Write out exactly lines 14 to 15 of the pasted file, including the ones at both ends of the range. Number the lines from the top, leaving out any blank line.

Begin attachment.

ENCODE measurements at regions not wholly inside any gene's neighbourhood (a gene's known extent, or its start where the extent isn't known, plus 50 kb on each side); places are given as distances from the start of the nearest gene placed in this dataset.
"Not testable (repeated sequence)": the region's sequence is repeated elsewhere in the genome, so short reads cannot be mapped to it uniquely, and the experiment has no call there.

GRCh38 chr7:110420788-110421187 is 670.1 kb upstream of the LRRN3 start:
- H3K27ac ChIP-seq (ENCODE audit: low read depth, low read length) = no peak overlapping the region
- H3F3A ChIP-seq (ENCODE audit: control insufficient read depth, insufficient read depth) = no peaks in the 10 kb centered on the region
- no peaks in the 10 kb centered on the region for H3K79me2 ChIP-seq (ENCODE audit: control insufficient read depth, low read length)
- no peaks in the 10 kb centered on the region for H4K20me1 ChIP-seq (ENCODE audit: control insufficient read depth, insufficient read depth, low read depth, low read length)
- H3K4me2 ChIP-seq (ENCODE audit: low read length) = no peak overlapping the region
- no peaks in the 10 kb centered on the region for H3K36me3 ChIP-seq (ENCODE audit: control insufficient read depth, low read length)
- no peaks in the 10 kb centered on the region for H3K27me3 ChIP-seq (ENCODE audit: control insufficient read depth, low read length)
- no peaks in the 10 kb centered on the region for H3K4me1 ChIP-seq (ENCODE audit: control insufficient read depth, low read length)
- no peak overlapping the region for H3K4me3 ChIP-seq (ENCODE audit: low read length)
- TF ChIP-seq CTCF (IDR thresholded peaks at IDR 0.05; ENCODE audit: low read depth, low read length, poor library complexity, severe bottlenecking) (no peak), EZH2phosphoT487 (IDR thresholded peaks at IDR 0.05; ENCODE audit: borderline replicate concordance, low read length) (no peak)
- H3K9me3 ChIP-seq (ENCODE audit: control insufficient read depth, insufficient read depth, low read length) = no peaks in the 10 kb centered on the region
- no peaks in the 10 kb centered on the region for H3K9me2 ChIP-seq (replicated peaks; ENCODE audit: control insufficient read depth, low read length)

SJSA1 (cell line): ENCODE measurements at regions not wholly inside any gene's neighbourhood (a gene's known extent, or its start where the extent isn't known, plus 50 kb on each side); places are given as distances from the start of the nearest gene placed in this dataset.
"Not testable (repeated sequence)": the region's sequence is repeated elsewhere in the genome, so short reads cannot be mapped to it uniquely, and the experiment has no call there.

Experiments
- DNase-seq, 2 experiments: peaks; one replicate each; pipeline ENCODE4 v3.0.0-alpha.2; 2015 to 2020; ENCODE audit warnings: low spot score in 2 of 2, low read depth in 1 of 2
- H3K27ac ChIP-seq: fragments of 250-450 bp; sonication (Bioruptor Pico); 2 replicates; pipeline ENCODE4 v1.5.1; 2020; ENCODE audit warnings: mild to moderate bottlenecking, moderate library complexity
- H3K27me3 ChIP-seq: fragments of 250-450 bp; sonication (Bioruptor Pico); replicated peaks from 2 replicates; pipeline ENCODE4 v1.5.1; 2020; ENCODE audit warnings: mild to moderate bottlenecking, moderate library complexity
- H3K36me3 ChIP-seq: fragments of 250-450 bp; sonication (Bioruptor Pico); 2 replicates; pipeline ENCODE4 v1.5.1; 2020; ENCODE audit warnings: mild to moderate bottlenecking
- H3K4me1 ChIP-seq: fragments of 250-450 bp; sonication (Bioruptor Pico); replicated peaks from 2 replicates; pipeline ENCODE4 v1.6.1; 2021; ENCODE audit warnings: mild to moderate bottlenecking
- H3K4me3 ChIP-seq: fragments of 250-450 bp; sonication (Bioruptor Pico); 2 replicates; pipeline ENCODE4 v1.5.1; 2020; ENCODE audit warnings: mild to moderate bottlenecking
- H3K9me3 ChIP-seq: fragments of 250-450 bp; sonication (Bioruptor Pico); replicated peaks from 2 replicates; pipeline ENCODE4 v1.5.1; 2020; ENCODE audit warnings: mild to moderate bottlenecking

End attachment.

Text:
- H3K9me3 ChIP-seq (ENCODE audit: control insufficient read depth, insufficient read depth, low read length) = no peaks in the 10 kb centered on the region
- no peaks in the 10 kb centered on the region for H3K9me2 ChIP-seq (replicated peaks; ENCODE audit: control insufficient read depth, low read length)